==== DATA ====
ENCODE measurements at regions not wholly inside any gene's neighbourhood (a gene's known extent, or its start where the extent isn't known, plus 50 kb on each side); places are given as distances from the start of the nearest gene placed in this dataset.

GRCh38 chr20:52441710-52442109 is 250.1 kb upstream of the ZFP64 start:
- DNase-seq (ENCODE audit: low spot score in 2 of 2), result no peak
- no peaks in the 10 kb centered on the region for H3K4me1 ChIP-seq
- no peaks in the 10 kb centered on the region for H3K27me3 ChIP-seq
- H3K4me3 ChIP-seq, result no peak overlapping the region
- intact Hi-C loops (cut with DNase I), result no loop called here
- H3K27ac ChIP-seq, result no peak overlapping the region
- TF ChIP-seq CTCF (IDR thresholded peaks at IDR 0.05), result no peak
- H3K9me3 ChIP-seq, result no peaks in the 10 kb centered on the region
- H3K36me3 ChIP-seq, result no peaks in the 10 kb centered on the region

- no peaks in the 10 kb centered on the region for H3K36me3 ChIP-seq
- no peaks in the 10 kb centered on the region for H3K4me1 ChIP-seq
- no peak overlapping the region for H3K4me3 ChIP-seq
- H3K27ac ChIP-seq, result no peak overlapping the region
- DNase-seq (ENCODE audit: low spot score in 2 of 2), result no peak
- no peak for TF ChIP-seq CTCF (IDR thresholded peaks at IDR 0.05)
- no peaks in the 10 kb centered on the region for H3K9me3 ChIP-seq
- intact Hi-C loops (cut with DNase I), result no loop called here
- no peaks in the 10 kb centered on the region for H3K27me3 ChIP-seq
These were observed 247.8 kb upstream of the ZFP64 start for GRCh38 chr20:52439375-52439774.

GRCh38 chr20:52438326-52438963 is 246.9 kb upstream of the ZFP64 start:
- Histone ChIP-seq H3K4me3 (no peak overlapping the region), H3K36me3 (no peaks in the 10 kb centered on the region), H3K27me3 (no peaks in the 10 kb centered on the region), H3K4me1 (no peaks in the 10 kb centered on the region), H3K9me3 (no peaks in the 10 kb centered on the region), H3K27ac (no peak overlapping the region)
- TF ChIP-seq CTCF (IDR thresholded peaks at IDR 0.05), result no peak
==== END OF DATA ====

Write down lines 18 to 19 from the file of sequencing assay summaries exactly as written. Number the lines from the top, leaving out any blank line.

- no peaks in the 10 kb centered on the region for H3K9me3 ChIP-seq
- intact Hi-C loops (cut with DNase I), result no loop called here